From 06 April 2020, the way in which cars will be measured for company car tax purposes and Vehicle Excise Duty will change. The government has proposed to switch over to the World Light-duty Test Procedure (WLTP) for company car tax alongside the previously announced Vehicle Excise Duty change, moving away from the current NEDC (New European Driving Cycle) measurement.
WLTP has been designed to more accurately reflect the likely fuel consumption of vehicles in real-world conditions, although the government does recognise this could be influenced by an individual’s driving style and prevailing driving conditions.
What is WLTP?
WLTP is a new way of measuring the emissions and fuel consumption of cars. The existing NEDC method was designed in the eighties and has become increasingly outdated, the new WLTP is based on real driving data to better match on-road performance.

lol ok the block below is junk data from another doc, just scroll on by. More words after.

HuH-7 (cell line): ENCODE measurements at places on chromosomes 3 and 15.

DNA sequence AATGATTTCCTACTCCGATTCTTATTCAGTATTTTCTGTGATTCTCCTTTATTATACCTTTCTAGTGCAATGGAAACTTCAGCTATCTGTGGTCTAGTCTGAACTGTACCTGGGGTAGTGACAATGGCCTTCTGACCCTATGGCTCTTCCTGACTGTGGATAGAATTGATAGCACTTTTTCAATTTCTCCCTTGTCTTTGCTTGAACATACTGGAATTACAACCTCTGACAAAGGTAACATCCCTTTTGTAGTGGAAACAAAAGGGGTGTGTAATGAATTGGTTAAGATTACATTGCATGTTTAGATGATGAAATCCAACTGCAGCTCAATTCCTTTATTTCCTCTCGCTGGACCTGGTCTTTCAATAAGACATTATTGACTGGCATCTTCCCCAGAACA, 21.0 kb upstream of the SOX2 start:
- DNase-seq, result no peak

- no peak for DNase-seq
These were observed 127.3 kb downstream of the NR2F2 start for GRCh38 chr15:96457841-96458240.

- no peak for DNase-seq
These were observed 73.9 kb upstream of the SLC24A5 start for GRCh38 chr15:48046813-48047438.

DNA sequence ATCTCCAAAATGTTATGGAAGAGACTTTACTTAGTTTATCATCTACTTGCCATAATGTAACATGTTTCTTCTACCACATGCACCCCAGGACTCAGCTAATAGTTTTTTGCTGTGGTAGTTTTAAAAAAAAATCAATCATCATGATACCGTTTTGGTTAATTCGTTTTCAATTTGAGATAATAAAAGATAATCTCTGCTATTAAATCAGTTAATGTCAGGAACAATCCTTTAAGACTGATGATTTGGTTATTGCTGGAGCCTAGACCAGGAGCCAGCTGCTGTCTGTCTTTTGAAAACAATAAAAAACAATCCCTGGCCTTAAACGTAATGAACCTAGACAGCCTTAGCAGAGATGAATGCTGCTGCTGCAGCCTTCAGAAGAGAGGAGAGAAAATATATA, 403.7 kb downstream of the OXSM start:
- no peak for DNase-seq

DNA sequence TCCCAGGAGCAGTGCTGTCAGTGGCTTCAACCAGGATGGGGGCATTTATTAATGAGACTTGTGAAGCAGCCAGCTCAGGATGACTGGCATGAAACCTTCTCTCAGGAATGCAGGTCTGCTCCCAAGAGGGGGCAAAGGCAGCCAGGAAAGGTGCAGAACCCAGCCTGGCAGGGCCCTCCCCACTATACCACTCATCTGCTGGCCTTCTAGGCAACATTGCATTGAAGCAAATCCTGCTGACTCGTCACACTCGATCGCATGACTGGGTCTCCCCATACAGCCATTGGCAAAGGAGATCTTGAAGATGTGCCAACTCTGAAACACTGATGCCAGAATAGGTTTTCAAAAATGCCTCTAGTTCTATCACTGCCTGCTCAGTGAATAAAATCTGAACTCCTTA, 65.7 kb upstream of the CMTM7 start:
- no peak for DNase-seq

There are four parts to the WLTP driving cycle, all having different average speeds covering low, medium, high and extra high. Each part of the driving cycle contains different driving phases such as stops, acceleration and braking.
Each powertrain configuration will be tested with for the car’s lightest (most economical) and heaviest (least economical) version.
What is RDE?
The Real Driving Emissions test (RDE) measures emission pollutants, such as NOx, that cars produce while being driven on the road. Since September 2017 all new types of cars have to be tested for Real Driving Emissions (RDE). This is done using portable emissions (PEMS) testing equipment over real roads.
The target is 80 mg/km NOx. Under Step 1 cars are allowed to go up to 210% of this figure and under Step 2 (RDE2) cars must be within 150% (ie 120mg NOx) by 2020.
In the 2017 Budget, the Government announced from April 2018 that it would introduce an additional 1% surcharge for diesel vehicles that do not meet RDE 2 regulations. However, RDE 2 certification isn't possible until 2020, so all diesel cars will carry a 4% surcharge until that date.